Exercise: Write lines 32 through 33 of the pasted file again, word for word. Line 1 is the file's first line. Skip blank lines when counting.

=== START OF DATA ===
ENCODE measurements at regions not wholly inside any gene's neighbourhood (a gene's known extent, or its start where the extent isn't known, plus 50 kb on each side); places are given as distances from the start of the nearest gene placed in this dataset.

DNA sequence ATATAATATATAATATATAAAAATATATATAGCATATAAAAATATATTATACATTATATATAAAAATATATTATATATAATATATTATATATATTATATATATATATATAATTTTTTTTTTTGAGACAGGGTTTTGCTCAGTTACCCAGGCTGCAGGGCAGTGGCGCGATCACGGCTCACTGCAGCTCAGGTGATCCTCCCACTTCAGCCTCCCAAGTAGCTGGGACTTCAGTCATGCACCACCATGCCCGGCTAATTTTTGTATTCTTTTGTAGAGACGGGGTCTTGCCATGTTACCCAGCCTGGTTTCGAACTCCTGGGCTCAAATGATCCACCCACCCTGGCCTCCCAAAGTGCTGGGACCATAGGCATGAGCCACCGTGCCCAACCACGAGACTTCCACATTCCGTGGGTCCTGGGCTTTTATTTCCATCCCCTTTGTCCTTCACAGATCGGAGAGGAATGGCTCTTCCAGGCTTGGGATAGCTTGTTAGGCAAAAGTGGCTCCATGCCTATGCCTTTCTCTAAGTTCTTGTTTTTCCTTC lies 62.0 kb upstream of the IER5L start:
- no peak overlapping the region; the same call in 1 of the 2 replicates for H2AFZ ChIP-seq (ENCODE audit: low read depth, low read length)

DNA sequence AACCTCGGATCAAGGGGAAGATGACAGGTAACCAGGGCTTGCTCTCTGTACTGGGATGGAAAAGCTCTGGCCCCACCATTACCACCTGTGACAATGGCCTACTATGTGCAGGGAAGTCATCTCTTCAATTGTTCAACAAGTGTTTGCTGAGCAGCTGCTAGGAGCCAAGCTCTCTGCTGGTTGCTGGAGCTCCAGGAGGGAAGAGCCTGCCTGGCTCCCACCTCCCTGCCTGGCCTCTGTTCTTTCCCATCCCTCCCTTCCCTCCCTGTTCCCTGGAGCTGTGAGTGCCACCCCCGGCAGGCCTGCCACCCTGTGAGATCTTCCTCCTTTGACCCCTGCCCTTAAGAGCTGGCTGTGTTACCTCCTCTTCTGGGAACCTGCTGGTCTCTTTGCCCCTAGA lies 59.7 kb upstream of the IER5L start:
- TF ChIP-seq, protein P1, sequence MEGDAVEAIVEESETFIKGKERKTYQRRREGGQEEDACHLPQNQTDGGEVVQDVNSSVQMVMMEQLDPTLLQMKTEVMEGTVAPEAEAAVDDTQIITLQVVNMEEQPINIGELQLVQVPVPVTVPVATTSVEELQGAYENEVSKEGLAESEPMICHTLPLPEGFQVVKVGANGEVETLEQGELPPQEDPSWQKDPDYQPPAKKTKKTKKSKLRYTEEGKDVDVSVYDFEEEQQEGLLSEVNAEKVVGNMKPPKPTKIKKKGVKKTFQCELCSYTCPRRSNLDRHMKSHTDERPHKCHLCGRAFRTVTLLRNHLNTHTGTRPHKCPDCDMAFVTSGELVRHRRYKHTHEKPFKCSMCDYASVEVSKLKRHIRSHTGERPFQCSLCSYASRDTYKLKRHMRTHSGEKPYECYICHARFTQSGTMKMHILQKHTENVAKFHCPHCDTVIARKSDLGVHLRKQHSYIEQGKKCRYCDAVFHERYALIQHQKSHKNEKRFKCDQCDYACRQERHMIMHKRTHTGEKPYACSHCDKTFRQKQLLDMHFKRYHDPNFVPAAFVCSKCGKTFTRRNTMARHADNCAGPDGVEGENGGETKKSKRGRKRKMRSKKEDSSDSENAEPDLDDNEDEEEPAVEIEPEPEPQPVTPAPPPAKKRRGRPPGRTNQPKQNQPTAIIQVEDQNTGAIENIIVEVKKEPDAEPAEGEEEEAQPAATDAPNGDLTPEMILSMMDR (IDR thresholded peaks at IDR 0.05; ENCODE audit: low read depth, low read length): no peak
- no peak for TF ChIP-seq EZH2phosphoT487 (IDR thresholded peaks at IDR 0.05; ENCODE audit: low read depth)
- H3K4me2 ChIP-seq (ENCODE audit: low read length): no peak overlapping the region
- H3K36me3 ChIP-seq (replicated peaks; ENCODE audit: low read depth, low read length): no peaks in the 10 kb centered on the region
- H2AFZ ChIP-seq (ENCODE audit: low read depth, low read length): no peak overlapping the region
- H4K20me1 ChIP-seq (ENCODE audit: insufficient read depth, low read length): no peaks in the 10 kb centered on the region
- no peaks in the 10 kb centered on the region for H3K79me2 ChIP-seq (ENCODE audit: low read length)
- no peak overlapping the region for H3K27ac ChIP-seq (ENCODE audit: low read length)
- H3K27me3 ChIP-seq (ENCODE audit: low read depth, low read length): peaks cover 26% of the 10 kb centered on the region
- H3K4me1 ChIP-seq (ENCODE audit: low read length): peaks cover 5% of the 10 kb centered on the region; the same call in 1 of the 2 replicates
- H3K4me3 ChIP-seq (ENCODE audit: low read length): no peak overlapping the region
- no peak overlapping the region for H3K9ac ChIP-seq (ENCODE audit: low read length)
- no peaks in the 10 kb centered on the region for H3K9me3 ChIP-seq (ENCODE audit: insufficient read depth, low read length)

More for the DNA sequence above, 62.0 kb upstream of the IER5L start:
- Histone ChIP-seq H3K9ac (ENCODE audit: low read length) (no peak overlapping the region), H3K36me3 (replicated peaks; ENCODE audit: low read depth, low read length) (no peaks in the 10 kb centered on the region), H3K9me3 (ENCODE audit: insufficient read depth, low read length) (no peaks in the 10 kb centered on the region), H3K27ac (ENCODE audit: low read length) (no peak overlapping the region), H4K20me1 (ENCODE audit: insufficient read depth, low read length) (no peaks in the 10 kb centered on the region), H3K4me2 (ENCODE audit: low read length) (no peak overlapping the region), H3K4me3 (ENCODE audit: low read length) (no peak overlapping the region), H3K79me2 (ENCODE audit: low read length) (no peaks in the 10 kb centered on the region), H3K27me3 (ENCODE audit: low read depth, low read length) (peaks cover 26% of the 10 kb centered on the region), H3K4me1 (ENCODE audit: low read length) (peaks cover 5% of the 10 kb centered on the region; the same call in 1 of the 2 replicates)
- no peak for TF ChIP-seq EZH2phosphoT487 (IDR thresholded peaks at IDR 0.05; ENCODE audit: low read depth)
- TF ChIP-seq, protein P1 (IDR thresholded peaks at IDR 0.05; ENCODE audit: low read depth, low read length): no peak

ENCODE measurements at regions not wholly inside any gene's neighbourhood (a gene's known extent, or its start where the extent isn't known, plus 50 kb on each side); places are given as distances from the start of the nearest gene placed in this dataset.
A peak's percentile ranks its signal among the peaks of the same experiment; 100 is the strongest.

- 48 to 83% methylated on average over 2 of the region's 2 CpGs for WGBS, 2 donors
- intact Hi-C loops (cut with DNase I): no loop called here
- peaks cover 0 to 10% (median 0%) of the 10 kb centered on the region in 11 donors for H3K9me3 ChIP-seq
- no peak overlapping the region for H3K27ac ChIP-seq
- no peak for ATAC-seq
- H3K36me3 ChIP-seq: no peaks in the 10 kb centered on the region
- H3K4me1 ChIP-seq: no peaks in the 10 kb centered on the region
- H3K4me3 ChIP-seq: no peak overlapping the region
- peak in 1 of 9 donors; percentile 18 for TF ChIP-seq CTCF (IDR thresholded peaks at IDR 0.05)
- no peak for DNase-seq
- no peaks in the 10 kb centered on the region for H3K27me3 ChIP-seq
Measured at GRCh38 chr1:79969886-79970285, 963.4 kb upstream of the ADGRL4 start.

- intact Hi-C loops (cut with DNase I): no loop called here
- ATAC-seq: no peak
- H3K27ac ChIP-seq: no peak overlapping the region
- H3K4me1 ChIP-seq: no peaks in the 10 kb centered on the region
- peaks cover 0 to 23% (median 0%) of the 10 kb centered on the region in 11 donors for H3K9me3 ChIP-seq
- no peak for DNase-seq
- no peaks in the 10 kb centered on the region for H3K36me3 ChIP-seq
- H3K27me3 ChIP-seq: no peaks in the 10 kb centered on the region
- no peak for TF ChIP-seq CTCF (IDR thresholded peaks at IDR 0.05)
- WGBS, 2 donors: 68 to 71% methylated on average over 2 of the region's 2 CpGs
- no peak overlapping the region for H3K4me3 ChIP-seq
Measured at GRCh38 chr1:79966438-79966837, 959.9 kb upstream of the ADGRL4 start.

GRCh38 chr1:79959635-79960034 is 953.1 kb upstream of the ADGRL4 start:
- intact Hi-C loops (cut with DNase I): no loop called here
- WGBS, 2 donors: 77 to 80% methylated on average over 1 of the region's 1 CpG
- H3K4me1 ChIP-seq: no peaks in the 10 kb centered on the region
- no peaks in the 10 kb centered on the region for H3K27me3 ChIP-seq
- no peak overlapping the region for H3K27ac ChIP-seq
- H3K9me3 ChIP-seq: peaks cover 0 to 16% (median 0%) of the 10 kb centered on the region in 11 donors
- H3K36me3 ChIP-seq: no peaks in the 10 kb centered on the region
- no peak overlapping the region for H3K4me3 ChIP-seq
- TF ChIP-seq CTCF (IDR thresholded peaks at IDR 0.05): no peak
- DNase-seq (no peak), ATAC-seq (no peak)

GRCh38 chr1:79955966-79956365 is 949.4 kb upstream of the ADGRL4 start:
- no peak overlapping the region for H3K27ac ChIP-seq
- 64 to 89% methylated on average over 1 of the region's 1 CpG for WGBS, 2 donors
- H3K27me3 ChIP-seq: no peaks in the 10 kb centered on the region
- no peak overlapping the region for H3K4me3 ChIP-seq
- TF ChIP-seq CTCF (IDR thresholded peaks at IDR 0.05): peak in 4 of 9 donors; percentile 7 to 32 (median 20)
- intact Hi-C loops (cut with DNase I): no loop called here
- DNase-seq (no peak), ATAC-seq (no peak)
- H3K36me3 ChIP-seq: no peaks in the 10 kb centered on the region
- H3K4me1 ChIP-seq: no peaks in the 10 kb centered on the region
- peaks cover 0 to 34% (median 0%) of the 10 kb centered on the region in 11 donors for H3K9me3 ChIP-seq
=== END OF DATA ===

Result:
- peak in 1 of 9 donors; percentile 18 for TF ChIP-seq CTCF (IDR thresholded peaks at IDR 0.05)
- no peak for DNase-seq